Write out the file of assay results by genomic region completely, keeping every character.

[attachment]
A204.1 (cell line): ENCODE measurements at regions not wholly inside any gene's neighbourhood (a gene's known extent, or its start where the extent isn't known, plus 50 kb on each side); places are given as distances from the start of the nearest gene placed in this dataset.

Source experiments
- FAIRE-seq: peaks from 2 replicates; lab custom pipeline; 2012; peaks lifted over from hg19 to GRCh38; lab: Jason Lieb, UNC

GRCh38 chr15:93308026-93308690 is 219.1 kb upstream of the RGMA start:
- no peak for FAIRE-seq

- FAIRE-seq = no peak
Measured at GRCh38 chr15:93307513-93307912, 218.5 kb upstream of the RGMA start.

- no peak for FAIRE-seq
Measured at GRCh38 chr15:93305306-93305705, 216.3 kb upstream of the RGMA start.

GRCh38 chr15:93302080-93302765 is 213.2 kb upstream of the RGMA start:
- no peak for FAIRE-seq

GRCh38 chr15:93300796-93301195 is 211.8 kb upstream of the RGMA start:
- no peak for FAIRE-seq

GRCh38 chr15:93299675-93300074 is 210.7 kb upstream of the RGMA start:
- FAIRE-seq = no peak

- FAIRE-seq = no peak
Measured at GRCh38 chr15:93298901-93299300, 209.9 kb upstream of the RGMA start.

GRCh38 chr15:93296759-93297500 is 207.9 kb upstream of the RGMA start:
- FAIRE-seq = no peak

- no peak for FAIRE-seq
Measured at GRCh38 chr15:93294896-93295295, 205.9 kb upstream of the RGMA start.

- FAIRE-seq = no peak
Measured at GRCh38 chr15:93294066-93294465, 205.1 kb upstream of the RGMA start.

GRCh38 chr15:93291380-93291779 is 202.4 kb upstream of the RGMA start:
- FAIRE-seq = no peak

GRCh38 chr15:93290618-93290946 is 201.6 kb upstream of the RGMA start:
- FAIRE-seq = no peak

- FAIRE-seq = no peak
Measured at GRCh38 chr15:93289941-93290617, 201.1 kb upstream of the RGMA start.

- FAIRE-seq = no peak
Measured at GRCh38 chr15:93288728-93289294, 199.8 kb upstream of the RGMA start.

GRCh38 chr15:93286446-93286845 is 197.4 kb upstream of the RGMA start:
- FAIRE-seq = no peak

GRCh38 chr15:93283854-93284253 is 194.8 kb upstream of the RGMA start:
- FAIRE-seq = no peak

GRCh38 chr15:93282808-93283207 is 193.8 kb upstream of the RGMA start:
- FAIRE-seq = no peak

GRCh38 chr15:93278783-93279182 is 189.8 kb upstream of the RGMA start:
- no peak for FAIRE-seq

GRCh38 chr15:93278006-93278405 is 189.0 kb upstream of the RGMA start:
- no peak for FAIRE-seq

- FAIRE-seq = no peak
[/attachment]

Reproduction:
A204.1 (cell line): ENCODE measurements at regions not wholly inside any gene's neighbourhood (a gene's known extent, or its start where the extent isn't known, plus 50 kb on each side); places are given as distances from the start of the nearest gene placed in this dataset.

Source experiments
- FAIRE-seq: peaks from 2 replicates; lab custom pipeline; 2012; peaks lifted over from hg19 to GRCh38; lab: Jason Lieb, UNC

GRCh38 chr15:93308026-93308690 is 219.1 kb upstream of the RGMA start:
- no peak for FAIRE-seq

- FAIRE-seq = no peak
Measured at GRCh38 chr15:93307513-93307912, 218.5 kb upstream of the RGMA start.

- no peak for FAIRE-seq
Measured at GRCh38 chr15:93305306-93305705, 216.3 kb upstream of the RGMA start.

GRCh38 chr15:93302080-93302765 is 213.2 kb upstream of the RGMA start:
- no peak for FAIRE-seq

GRCh38 chr15:93300796-93301195 is 211.8 kb upstream of the RGMA start:
- no peak for FAIRE-seq

GRCh38 chr15:93299675-93300074 is 210.7 kb upstream of the RGMA start:
- FAIRE-seq = no peak

- FAIRE-seq = no peak
Measured at GRCh38 chr15:93298901-93299300, 209.9 kb upstream of the RGMA start.

GRCh38 chr15:93296759-93297500 is 207.9 kb upstream of the RGMA start:
- FAIRE-seq = no peak

- no peak for FAIRE-seq
Measured at GRCh38 chr15:93294896-93295295, 205.9 kb upstream of the RGMA start.

- FAIRE-seq = no peak
Measured at GRCh38 chr15:93294066-93294465, 205.1 kb upstream of the RGMA start.

GRCh38 chr15:93291380-93291779 is 202.4 kb upstream of the RGMA start:
- FAIRE-seq = no peak

GRCh38 chr15:93290618-93290946 is 201.6 kb upstream of the RGMA start:
- FAIRE-seq = no peak

- FAIRE-seq = no peak
Measured at GRCh38 chr15:93289941-93290617, 201.1 kb upstream of the RGMA start.

- FAIRE-seq = no peak
Measured at GRCh38 chr15:93288728-93289294, 199.8 kb upstream of the RGMA start.

GRCh38 chr15:93286446-93286845 is 197.4 kb upstream of the RGMA start:
- FAIRE-seq = no peak

GRCh38 chr15:93283854-93284253 is 194.8 kb upstream of the RGMA start:
- FAIRE-seq = no peak

GRCh38 chr15:93282808-93283207 is 193.8 kb upstream of the RGMA start:
- FAIRE-seq = no peak

GRCh38 chr15:93278783-93279182 is 189.8 kb upstream of the RGMA start:
- no peak for FAIRE-seq

GRCh38 chr15:93278006-93278405 is 189.0 kb upstream of the RGMA start:
- no peak for FAIRE-seq

- FAIRE-seq = no peak